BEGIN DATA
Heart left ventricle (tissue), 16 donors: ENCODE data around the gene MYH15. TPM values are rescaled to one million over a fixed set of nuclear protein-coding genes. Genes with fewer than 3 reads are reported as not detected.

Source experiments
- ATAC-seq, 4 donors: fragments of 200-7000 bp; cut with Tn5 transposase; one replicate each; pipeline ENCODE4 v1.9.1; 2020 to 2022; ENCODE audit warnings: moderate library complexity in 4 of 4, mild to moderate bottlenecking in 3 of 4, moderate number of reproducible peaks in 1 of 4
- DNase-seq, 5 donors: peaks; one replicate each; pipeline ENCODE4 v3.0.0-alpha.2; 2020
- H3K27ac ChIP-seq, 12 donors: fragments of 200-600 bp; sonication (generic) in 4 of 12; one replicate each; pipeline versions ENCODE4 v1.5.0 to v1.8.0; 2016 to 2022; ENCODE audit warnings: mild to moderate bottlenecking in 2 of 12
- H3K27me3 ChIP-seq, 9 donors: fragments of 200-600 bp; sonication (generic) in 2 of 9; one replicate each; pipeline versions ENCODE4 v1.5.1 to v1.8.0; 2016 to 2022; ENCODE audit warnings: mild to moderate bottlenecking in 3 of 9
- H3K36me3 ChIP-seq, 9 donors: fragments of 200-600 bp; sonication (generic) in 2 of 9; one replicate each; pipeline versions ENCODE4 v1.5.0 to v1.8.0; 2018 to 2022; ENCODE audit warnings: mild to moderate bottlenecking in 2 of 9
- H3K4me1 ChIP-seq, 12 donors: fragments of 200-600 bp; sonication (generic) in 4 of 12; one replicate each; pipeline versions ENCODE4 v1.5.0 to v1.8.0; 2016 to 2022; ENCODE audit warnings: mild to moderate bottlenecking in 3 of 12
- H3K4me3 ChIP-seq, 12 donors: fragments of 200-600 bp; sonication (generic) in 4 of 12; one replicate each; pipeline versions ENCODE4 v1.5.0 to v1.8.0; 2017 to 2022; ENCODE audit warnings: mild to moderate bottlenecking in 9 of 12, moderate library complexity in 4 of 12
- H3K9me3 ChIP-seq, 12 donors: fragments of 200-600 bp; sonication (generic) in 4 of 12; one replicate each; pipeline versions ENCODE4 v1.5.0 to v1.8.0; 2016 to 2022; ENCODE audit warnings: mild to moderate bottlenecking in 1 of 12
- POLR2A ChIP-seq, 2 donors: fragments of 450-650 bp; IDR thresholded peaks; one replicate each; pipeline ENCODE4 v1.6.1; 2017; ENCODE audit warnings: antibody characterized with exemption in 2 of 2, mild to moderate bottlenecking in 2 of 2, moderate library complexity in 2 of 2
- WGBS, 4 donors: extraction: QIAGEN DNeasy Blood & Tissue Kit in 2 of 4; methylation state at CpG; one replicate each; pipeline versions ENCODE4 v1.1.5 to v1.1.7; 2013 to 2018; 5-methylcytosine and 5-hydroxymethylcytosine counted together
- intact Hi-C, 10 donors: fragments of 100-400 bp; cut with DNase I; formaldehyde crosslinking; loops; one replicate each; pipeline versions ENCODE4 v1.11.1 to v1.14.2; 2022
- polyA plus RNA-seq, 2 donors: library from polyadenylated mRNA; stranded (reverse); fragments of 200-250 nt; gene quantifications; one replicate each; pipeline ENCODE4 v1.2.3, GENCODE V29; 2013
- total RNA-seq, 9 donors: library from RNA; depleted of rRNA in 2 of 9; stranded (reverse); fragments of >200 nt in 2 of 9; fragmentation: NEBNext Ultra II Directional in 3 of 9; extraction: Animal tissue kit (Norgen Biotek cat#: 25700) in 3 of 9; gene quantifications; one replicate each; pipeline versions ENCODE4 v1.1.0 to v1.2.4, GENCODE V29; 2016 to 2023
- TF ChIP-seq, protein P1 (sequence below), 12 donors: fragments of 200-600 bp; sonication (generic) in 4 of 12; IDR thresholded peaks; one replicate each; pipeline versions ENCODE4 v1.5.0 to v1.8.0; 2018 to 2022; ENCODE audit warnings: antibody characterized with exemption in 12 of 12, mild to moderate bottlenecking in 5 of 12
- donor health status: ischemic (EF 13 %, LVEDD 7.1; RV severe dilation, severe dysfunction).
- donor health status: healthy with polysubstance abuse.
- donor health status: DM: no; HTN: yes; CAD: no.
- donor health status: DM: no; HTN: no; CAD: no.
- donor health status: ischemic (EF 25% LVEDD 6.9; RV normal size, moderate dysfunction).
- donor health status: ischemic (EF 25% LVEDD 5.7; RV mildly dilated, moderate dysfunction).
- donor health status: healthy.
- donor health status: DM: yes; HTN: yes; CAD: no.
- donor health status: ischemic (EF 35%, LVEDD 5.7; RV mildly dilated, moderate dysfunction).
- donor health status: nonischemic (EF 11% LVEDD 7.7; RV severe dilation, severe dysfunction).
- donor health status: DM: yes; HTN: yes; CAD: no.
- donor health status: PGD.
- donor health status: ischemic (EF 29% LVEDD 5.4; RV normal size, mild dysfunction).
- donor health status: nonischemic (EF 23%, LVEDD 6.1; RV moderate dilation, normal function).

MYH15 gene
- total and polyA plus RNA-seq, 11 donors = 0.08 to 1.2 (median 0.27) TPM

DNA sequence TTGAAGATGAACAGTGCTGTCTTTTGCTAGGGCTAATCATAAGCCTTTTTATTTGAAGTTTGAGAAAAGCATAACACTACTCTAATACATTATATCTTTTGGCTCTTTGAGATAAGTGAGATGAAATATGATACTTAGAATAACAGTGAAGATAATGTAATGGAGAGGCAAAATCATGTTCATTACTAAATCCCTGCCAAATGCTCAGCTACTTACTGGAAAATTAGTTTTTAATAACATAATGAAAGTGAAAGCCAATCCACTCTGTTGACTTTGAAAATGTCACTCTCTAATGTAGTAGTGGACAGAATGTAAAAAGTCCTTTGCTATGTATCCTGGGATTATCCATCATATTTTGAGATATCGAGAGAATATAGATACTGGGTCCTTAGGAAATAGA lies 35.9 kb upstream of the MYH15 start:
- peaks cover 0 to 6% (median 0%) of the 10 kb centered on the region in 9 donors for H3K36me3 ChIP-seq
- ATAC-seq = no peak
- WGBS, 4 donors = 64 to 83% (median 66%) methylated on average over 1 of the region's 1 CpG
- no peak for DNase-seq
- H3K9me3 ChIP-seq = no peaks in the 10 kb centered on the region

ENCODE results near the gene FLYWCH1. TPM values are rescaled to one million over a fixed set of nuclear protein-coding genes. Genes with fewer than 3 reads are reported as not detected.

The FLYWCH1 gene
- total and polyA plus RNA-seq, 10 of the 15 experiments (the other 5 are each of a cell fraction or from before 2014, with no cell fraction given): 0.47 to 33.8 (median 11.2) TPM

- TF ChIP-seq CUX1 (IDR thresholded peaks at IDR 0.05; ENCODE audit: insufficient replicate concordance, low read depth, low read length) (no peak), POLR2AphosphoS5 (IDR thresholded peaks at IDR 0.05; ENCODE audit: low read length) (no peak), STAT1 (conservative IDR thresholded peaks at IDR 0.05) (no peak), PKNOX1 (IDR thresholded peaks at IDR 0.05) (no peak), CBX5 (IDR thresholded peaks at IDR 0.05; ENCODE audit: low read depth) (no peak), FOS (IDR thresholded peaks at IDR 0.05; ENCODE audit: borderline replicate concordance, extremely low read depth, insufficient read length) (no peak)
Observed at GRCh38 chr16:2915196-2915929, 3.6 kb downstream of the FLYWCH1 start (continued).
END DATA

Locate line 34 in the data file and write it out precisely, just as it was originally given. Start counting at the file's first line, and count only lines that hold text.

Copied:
- peaks cover 0 to 6% (median 0%) of the 10 kb centered on the region in 9 donors for H3K36me3 ChIP-seq